When I was growing up in Tucson, Arizona, during the 1960s and early 70s, we attended fireworks displays on the Fourth of July, which were usually held at the university. Although I don’t remember too much about them, I imagine that during my early childhood years, the loud banging and popping scared me to death. But when I grew older, despite my limited vision, I loved sitting on the grass, looking up, and beholding the multi-colored lights and shapes that seemed to sail across the sky. I vaguely remember one year when I could see fireworks from our front lawn, and I thought they could be seen all over the world.
After my family moved to Sheridan, Wyoming, in 1973, we stopped attending fireworks displays, because there weren’t any here. By that time, I was twelve years old and wasn’t nearly as fascinated by them as I was when I was younger. Dad decided that we should buy our own and shoot them off on the Fourth of July, even though it was illegal.
I remember one particular Independence Day when I was in high school. The street where we lived had little traffic. Relatives from out of town were visiting, and we were all gathered in front of our house to watch Dad’s makeshift fireworks display, which was taking place in the middle of the street. It was getting dark.
Dad was hunched over, igniting something, when suddenly, a car appeared, seemingly from nowhere, and drove slowly toward him. We all held our breath, fearing a neighbor had called the police about our fireworks. As the car drew closer, we realized that it was only Grandma. In her old age, she drove more cautiously than she did when she was younger. She pulled to the curb, stepped out of her blue Cadillac, and we all laughed with relief. After that, we went outside the city limits to shoot off our Fourth of July fireworks.
How about you? What have you enjoyed doing on the Fourth of July?
Thanks to Tom Kaufman, facilitator of The Breakfast Bunch, a program held on Zoom through ACB Community Calls, for inspiring this. The Breakfast Bunch is a weekly chat activity where we meet to reminisce about anything and everything. If you’d like to learn about other community programs sponsored by the American Council of the Blind, you can email: email@example.com and request a daily schedule that will land in your inbox. I hope those of you in the United States have a safe and happy Fourth of July!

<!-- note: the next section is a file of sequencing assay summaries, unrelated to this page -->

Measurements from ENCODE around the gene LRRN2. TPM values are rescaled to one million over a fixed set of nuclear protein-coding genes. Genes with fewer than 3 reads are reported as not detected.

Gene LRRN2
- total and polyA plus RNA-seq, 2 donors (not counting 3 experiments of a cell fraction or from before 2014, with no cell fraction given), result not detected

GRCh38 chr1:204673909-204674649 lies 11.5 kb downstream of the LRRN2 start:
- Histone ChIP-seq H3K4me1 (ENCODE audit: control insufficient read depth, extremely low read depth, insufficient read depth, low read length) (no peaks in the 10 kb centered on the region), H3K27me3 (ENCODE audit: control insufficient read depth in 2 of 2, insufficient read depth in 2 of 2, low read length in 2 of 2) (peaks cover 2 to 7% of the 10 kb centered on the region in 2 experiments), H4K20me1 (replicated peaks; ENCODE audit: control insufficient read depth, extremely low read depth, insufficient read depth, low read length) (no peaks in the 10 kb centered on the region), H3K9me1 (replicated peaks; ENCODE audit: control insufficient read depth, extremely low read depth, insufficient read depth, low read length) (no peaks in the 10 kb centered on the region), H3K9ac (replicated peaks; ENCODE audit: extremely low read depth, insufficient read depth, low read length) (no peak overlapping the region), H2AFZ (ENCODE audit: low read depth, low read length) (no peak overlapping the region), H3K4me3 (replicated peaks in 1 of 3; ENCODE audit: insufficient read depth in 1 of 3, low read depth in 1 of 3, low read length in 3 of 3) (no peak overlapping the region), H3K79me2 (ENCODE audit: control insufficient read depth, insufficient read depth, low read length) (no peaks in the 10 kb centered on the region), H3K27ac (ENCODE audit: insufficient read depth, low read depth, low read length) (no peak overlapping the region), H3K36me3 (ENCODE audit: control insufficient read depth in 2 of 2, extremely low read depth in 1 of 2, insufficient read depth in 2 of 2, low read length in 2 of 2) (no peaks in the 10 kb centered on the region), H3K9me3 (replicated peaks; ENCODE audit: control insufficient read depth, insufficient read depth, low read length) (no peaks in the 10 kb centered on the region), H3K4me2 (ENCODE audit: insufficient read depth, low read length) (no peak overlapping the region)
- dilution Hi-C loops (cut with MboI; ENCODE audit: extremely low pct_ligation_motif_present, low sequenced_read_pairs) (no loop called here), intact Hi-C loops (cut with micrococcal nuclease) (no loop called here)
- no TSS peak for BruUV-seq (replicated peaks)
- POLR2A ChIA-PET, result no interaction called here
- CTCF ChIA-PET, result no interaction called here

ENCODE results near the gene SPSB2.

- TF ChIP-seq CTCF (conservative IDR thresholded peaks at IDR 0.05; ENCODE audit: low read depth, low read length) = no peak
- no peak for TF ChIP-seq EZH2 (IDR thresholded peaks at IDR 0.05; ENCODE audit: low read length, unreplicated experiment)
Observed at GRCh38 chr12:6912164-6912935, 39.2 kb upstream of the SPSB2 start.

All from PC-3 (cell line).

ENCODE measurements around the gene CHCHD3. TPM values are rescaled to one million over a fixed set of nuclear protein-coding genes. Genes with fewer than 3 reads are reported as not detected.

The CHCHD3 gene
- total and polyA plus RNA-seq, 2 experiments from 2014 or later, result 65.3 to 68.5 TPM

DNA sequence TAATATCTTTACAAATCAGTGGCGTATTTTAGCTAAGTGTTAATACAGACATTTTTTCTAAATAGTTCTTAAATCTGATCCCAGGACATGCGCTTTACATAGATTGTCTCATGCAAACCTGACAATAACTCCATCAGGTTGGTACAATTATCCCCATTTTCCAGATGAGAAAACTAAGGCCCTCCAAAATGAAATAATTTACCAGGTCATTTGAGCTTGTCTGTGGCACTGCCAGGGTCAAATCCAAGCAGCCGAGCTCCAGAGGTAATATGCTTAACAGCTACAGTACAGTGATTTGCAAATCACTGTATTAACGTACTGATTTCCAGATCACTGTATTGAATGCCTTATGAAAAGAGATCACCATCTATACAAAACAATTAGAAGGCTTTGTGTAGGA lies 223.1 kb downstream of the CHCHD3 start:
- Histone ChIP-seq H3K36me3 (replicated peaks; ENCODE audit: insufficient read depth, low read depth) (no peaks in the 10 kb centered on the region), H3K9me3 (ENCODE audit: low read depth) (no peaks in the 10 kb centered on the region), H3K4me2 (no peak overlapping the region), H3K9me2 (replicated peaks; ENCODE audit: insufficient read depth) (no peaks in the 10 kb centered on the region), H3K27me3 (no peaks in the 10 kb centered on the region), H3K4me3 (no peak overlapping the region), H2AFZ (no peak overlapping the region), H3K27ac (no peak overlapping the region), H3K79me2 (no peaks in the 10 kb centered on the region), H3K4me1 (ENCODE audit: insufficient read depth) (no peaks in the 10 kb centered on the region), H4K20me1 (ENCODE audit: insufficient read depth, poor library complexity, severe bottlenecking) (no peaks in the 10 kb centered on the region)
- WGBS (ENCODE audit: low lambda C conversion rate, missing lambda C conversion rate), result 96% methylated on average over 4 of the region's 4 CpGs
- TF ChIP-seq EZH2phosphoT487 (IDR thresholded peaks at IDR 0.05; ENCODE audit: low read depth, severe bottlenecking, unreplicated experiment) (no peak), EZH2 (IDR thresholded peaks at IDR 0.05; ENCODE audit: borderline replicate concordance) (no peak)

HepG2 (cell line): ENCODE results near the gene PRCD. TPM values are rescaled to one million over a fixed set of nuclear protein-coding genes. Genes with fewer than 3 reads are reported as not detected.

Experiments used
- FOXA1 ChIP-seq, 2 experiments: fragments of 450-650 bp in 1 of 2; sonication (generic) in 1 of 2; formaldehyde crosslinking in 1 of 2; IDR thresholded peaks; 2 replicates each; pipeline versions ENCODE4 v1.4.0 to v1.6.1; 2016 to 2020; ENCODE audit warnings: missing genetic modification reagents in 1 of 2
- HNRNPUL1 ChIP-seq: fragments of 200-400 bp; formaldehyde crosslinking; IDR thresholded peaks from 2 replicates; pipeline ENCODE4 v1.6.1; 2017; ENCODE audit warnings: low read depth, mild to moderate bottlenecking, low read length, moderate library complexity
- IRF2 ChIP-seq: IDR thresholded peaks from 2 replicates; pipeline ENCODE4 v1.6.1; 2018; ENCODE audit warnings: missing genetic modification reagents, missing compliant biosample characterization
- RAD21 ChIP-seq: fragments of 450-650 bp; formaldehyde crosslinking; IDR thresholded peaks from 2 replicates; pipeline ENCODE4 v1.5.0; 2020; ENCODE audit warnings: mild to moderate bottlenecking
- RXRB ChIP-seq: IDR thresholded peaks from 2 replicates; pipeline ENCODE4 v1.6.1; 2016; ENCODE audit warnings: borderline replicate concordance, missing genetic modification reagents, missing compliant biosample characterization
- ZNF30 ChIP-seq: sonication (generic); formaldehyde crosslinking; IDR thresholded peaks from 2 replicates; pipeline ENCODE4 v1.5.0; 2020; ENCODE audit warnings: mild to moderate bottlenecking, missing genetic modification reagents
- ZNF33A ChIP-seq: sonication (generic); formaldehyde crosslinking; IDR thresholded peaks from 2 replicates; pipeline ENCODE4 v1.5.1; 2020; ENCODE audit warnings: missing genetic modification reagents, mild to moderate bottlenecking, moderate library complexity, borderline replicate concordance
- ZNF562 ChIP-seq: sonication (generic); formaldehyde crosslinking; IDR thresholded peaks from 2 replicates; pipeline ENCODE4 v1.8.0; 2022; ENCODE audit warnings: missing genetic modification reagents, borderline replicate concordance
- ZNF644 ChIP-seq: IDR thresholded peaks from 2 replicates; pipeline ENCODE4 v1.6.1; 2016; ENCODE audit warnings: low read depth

And now, I’m pleased to announce that until the end of the month, all my books can be downloaded from Smashwords ABSOLUTELY FREE as part of its summer/winter sale. You can click here to visit my author page and download these books. Happy reading!
Copyright 2021 by Abbie Johnson Taylor.
Independently published with the help of DLD Books.
Sixteen-year-old Natalie’s grandmother, suffering from dementia and confined to a wheelchair, lives in a nursing home and rarely recognizes Natalie. But one Halloween night, she tells her a shocking secret that only she and Natalie’s mother know. Natalie is the product of a one-night stand between her mother, who is a college English teacher, and another professor.
After some research, Natalie learns that people with dementia often have vivid memories of past events. Still not wanting to believe what her grandmother has told her, she finds her biological father online. The resemblance between them is undeniable. Not knowing what else to do, she shows his photo and website to her parents.
Natalie realizes she has some growing up to do. Scared and confused, she reaches out to her biological father, and they start corresponding.
Her younger sister, Sarah, senses their parents’ marital difficulties. At Thanksgiving, when she has an opportunity to see Santa Claus, she asks him to bring them together again. Can the jolly old elf grant her request?